Later in 2019, an IRGC sponsored militia group in Iraq struck a US military base with rockets, killing one American and injuring many more. In retaliation, the USA launched coordinated airstrikes against this group, killing many of its members (Starr 2019). This launched a spiral of mutual provocation and escalation, culminating in the US assassination of the then commander of the Quds Force, Qasem Soleimani, in January 2020. The IRGC, at the command of the Iranian Supreme Leader, launched a ballistic missile strike against a major US airbase in Iraq as a response (AP News 2023). While the two sides were able to deescalate the situation soon afterwards, the situation between them remains best characterized as a “hot” peace. Should a direct war erupt between the USA and Iran, it is undoubtable that the IRGC would spearhead Iranian military action against the American military as they did in 2019-2020 (Iran’s Revolutionary Guards, CFR, 2019).
The IRGC importance as a political force within and without Iran cannot be understated, as it has demonstrated resourcefulness and flexibility in creating a power base in Iran and carrying out the foreign policy of the Iranian regime in other nations. From the very start it was designed to be the protectors of the Islamic revolution, empowered to utilize whatever means necessary to defend it and its implementation. Its mission has seen it fight in many nations around the Middle East, making an enemy out of the most powerful military force in the world in the process. And yet, the IRGC persists as Iran’s chief method of exerting influence abroad. This will undoubtably remain the case, so long as the Islamic Revolution remains the governing force in Tehran.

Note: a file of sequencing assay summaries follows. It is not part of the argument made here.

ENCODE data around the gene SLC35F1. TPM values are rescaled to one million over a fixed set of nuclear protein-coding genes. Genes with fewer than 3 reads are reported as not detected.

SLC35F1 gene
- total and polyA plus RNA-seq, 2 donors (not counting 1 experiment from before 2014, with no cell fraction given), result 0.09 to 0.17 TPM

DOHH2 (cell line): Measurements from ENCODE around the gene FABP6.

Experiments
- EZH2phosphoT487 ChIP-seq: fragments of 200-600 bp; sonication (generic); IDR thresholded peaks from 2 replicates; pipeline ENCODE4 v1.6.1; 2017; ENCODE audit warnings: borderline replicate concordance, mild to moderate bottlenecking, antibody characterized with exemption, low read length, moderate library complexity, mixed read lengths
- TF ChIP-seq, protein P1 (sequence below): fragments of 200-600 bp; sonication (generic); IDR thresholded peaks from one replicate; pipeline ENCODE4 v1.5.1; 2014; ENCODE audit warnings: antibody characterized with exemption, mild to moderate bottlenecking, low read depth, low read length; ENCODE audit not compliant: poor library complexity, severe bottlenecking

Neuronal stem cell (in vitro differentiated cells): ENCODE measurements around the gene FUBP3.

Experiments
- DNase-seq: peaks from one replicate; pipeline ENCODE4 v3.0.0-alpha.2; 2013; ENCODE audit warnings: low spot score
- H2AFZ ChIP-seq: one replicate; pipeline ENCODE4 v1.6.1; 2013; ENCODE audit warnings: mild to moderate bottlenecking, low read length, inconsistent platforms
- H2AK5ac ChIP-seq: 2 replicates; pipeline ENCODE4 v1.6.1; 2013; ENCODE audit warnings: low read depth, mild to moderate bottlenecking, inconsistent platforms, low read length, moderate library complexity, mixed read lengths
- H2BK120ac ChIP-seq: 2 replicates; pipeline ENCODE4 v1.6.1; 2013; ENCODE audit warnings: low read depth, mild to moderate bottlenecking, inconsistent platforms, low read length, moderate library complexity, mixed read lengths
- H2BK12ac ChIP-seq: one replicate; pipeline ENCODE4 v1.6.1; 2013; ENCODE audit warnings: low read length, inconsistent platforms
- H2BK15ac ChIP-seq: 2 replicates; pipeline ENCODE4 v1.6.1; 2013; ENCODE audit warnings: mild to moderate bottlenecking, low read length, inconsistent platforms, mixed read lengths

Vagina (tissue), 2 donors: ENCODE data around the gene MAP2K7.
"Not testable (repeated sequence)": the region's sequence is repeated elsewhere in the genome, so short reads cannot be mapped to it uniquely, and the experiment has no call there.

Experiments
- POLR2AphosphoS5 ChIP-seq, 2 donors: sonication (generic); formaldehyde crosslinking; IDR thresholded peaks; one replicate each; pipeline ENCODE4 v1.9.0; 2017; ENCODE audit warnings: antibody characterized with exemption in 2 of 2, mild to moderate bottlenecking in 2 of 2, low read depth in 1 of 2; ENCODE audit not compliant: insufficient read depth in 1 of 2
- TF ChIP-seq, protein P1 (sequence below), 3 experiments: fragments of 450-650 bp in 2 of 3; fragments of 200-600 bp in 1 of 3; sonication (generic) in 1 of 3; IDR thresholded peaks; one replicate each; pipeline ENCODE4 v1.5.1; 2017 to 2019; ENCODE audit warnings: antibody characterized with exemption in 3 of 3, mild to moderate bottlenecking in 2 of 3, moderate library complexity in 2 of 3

Alasrar, Fatima. “Iran Is Spoiling the Truce in Yemen.” The National Interest, 12 Oct. 2022, nationalinterest.org/blog/middle-east-watch/iran-spoiling-truce-yemen-205286.
Cafiero, Giorgio. “Analysis: Iran’s Influence Prevents Iraq’s Arab Reintegration.” Www.aljazeera.com, 20 Mar. 2023, www.aljazeera.com/news/2023/3/20/analysis-irans-influence-prevents-iraqs-arab-reintegration. Accessed 23 Mar. 2023.
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“What Is Hezbollah?” Council on Foreign Relations, www.cfr.org/backgrounder/what-hezbollah#chapter-title-0-2.